Hysteria in 1898

I wrote this after reading The Turn of the Screw by Henry James, a wonderful ghost story published in 1898.

In his address to the American Medical Association in 1898, Dr. James E. Moore offered advice on female surgical patients suffering from hysteria:

“When a neurotic female presents herself for surgical treatment, and the subjective symptoms are out of all proportion to the objective, we should be upon our guard, for operations under these circumstances are seldom of more than temporary benefit. These patients … by careful observation, the surgeon may satisfy himself that their sufferings are purely imaginary.”

He later adds:

“An hysterical joint occurs, as a rule, in an hysterical patient. The pain is not that of an inflamed joint, but is an hyperaesthesia [excessive sensitivity]. The deformity may resemble very closely that of tuberculosis, but there is a difference. The symptoms are all exaggerated, and the whole condition gives the experienced examiner the impression that the patient is playing a part.”

Thus, while female surgical patients may suffer from excessive sensitivity, their hysteria should, as a rule, be treated, according to Dr. James E. Moore in 1898, skeptically, for they are neuroses, read: ‘purely imaginary.’

This cultural text reveals a very specific prognosis for women suffering from post-operative complications. The speech Dr. Moore gives is about the complications suffered after an operation, as he begins discussing the symptoms of several of his male patients, which describes as “splendid specimen of physical manhood,” in all but their symptoms. He moves on, however, to a discussion of the risks surgeons have when treating “neurotic female[s]” who have the same or similar symptoms, which he claims are “purely imaginary” (Moore).

There is circumstance to believe not just that Dr. Moore would be classified in 2017 as a sexist, but that there exists a distrust in 1898, or at the very least a skepticism, about the ability of a female post-operative patient to recognize abnormal symptoms in her own body. There is, in other words, a questioning in the validity of a female patient’s statements regarding her own experienced symptoms. This skepticism may drive, Dr. Moore warns, surgeons to be aware these patients may “fall into the hands of unscrupulous, would-be surgeons” (Moore). The fear is not necessarily that females are lying but that they may fall victim to surgeons looking for any reason to up-charge and perform surgery on unneeding, naïve patients.

However, despite this performative concern for the well-being of female patients, Dr. Moore still makes clear the skepticism that exists over the autonomy of the female body, namely that she may not understand it regardless of it being her own. This stigma, I argue, regardless of its legitimate place in observance to mental incapacitation that may occur in some patients, exists nonetheless to further alienate a female subjectivity from itself.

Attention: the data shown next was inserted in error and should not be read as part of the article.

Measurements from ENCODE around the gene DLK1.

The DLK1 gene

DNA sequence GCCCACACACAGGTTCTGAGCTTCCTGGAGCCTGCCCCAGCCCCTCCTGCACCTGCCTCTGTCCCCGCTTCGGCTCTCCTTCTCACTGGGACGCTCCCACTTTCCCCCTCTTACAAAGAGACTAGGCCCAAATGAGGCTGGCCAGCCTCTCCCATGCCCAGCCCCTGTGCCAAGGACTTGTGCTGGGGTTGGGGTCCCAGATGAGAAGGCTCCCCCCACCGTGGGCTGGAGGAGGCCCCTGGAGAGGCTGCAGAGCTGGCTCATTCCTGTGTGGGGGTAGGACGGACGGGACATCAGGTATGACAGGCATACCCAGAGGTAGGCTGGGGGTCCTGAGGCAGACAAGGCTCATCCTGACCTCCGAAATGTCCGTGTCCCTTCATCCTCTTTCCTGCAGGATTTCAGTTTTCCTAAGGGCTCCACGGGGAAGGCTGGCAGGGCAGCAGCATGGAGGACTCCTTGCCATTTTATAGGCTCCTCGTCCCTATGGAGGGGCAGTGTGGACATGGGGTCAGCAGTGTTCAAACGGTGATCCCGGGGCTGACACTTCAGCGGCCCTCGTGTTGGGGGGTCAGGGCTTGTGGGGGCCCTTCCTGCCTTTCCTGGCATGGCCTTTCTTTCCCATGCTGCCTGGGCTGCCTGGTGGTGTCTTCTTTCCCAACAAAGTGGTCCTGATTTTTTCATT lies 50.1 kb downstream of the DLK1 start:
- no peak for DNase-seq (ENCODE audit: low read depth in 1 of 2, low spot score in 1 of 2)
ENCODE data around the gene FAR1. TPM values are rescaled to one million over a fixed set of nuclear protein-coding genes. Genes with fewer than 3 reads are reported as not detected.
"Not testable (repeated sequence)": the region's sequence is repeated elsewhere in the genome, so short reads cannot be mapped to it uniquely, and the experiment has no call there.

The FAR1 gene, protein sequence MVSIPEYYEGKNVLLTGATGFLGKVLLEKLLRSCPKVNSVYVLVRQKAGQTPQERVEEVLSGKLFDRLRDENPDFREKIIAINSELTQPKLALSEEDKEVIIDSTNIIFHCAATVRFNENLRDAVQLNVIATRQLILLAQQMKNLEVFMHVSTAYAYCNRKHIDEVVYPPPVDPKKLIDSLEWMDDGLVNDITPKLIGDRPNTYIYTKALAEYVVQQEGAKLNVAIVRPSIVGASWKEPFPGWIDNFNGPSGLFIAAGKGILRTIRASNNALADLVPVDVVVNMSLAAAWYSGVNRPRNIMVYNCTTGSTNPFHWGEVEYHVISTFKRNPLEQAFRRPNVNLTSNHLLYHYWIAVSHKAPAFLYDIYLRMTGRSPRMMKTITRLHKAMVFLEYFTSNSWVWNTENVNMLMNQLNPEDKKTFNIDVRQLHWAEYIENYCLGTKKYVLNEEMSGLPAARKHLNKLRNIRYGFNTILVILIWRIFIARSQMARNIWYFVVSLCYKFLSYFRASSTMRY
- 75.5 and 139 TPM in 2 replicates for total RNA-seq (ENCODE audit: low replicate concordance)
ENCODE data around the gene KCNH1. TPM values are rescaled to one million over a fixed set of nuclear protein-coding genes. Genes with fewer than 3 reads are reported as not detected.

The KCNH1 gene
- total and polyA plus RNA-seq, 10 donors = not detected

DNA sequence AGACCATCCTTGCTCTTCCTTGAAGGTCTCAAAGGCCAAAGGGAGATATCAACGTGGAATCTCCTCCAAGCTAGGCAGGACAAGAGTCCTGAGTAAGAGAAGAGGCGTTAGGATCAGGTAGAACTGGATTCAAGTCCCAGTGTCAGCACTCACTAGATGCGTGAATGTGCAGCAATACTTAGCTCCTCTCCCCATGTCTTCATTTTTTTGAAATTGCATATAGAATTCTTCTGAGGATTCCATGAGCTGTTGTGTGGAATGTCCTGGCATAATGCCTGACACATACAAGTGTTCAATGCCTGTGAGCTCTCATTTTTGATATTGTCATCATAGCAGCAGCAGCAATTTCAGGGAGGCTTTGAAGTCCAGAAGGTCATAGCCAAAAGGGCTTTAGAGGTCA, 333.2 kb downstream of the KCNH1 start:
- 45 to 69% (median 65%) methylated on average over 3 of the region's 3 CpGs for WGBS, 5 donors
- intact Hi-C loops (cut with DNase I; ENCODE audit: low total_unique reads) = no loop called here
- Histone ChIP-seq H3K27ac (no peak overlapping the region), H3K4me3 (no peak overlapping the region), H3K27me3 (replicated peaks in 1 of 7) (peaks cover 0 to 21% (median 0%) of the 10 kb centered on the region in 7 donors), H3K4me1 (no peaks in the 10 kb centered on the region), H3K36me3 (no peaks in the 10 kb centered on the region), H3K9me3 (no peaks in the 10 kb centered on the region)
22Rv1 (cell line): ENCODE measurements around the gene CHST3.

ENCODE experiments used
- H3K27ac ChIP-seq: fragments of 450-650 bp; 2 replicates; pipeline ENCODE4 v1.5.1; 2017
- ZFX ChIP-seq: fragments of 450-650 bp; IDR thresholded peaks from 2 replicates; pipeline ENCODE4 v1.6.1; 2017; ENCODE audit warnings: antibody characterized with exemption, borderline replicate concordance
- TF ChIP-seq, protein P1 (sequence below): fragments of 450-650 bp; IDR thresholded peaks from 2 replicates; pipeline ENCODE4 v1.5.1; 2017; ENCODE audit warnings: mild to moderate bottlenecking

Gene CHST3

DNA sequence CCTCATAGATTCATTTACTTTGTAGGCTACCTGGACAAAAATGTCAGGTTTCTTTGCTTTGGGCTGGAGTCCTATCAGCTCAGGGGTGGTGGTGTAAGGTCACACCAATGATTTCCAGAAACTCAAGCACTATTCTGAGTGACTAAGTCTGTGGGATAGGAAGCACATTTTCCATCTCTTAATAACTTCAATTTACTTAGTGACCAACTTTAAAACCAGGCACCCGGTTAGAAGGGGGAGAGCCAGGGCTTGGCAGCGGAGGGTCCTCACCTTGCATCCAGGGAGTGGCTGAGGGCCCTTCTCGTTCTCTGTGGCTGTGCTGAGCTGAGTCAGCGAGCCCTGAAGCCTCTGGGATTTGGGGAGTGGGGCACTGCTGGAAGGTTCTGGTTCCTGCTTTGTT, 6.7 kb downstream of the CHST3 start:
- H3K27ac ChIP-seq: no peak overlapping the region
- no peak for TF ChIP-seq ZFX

The same year Dr. James E. Moore gives his prognoses to a group of male medical practitioners at the American Medical Association, Henry James’s novella The Turn of the Screw is published. In the novel, a governess is constantly haunted by the ghosts that exist in the house in which she is taking care of two beautiful children. These ghosts, she believes, are manifestations of the evils within the children and their reluctance to let her raise them.

Half a century after Dr. Moore’s speech and Screw‘s publication, the novella had become perhaps the most influential piece of short fiction ever written for the New Critics. Edmund Wilson, writing for the Hound & Horn at Harvard, is the first to question the sanity of the governess in James’s novella: “Observe that there is never any evidence that anybody but the governess sees the ghosts” (Wilson 385). He goes on: “The Turn of the Screw, then, on this theory, would be a masterpiece…as a study in morbid psychology” (Wilson 386).

It is my argument that Wilson’s questioning of the mental fitness of the governess is not only predated by the Moorean medical notion that a female autonomy must be met with skepticism when she presents as ‘neurotic’ and ‘hysterical,’ but that it in fact is a part of a through-line of criticism that questions the autonomy of the female body. In other words, I question how much “The Ambiguity of Henry James” relies on his protagonist in The Turn of the Screw being female. (Read: Would critics ask about the integrity of the first-person narrative in James’ novella were the protagonist male? Would Mrs. Grose, whose name Wilson erases and is called simply “the housekeeper” in his essay, be questioning the legitimacy of the ghosts in the story were the governess to be the governor?).

These questions may come as some to be an ahistorical angry rant, I nonetheless point out that other ghost stories may themselves also be looked at as “ambiguous” “[studies] in morbid psychology” yet they are most often not, read instead as legitimate horror tales about the physical detriment a ghost can commit against the living. We must evaluate the through-line that exists of criticism of female autonomy from at least Moore, a doctor of James’s contemporary America, to the first placement of this skepticism onto James’s protagonist. Until then, we are ignoring the ghosts that exist in criticism itself.



Works Cited

Moore, James E., M.D. “Hysteria From A Surgical Stand-point.” American Surgical Association, 27 April 1898. Special Address. AMA 1898 James E. Moore speech.pdf

Wilson, Edmund. “The Ambiguity of Henry James.” Hound & Horn, vol. 7, no. 1, 1934, pp. 385-406. Wilson on James.pdf